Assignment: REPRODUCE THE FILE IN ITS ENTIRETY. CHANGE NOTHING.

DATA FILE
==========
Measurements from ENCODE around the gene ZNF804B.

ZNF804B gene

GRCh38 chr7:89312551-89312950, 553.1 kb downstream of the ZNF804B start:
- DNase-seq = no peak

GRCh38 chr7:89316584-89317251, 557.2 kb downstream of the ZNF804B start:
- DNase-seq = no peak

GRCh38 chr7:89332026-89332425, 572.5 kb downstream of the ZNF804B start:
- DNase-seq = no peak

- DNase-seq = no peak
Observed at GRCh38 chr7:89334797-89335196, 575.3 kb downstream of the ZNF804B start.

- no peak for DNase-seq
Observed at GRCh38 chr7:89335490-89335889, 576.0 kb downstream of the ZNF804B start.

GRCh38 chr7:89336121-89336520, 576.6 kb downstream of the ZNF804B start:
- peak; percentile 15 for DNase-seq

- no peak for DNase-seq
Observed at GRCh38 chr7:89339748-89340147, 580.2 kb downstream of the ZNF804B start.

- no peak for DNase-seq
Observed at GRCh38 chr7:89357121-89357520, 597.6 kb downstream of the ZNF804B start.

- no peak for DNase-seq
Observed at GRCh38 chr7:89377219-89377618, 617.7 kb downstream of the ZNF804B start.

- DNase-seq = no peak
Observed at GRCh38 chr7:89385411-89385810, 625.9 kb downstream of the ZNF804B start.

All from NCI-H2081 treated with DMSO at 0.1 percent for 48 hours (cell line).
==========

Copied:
Measurements from ENCODE around the gene ZNF804B.

ZNF804B gene

GRCh38 chr7:89312551-89312950, 553.1 kb downstream of the ZNF804B start:
- DNase-seq = no peak

GRCh38 chr7:89316584-89317251, 557.2 kb downstream of the ZNF804B start:
- DNase-seq = no peak

GRCh38 chr7:89332026-89332425, 572.5 kb downstream of the ZNF804B start:
- DNase-seq = no peak

- DNase-seq = no peak
Observed at GRCh38 chr7:89334797-89335196, 575.3 kb downstream of the ZNF804B start.

- no peak for DNase-seq
Observed at GRCh38 chr7:89335490-89335889, 576.0 kb downstream of the ZNF804B start.

GRCh38 chr7:89336121-89336520, 576.6 kb downstream of the ZNF804B start:
- peak; percentile 15 for DNase-seq

- no peak for DNase-seq
Observed at GRCh38 chr7:89339748-89340147, 580.2 kb downstream of the ZNF804B start.

- no peak for DNase-seq
Observed at GRCh38 chr7:89357121-89357520, 597.6 kb downstream of the ZNF804B start.

- no peak for DNase-seq
Observed at GRCh38 chr7:89377219-89377618, 617.7 kb downstream of the ZNF804B start.

- DNase-seq = no peak
Observed at GRCh38 chr7:89385411-89385810, 625.9 kb downstream of the ZNF804B start.

All from NCI-H2081 treated with DMSO at 0.1 percent for 48 hours (cell line).